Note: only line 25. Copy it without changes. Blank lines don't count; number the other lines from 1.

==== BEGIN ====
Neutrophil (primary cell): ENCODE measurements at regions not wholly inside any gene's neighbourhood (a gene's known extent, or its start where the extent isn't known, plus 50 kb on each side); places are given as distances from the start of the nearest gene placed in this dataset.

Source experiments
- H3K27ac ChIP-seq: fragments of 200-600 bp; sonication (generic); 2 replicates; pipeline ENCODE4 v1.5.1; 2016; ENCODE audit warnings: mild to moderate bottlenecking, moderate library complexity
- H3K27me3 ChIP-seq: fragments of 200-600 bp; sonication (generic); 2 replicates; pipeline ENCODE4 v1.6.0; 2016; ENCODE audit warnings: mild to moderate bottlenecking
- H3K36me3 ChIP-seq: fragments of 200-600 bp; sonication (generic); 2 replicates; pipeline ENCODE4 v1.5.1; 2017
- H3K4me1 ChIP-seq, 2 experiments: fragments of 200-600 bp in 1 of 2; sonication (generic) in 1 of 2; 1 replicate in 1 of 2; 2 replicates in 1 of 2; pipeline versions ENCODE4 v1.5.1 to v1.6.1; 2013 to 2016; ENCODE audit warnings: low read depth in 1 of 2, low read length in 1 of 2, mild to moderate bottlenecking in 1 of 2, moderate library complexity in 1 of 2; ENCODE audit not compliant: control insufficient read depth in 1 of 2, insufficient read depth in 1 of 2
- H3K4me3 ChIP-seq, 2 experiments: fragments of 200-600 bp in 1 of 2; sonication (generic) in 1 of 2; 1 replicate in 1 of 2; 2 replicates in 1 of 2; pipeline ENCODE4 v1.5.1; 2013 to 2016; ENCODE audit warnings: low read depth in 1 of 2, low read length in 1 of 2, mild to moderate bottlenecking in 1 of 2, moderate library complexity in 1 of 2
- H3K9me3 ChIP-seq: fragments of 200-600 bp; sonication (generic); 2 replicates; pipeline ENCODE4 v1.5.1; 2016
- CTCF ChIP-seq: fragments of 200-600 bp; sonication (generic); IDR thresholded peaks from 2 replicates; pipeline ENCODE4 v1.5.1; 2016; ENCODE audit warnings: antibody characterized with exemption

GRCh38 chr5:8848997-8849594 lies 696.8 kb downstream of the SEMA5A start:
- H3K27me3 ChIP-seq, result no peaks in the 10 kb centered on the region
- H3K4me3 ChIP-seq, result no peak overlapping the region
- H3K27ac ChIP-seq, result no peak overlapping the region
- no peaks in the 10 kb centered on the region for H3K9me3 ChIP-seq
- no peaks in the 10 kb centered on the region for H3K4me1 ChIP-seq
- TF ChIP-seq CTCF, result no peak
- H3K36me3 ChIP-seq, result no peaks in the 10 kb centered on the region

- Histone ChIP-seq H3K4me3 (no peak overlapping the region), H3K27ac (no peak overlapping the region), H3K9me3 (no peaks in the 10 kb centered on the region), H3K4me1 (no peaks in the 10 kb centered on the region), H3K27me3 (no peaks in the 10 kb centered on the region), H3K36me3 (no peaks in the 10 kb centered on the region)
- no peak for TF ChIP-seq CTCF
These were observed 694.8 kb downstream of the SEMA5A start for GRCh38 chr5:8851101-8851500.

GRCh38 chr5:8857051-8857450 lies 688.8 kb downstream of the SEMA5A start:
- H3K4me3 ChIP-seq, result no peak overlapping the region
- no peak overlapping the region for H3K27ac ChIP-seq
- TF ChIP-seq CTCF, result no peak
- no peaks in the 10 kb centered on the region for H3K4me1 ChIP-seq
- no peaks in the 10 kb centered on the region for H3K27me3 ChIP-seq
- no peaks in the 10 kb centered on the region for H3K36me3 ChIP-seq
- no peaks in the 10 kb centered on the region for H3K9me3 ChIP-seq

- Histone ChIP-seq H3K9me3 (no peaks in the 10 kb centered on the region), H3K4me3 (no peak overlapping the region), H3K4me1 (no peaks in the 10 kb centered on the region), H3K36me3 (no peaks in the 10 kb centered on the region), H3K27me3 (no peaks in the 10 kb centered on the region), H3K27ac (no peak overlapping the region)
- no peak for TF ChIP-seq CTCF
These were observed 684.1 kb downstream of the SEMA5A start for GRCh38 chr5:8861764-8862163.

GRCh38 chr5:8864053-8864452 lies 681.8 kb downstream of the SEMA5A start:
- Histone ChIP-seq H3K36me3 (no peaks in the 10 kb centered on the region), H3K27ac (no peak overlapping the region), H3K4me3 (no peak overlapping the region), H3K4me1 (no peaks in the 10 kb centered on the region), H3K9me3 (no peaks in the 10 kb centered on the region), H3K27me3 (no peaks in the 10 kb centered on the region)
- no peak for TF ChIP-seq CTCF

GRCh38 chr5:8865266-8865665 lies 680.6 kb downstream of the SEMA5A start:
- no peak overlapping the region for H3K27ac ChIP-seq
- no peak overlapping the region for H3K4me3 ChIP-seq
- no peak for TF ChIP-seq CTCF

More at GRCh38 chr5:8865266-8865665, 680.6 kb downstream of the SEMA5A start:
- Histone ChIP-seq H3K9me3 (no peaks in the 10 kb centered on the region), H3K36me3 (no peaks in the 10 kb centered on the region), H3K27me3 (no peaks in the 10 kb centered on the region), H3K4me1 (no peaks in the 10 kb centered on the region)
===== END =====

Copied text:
- no peaks in the 10 kb centered on the region for H3K4me1 ChIP-seq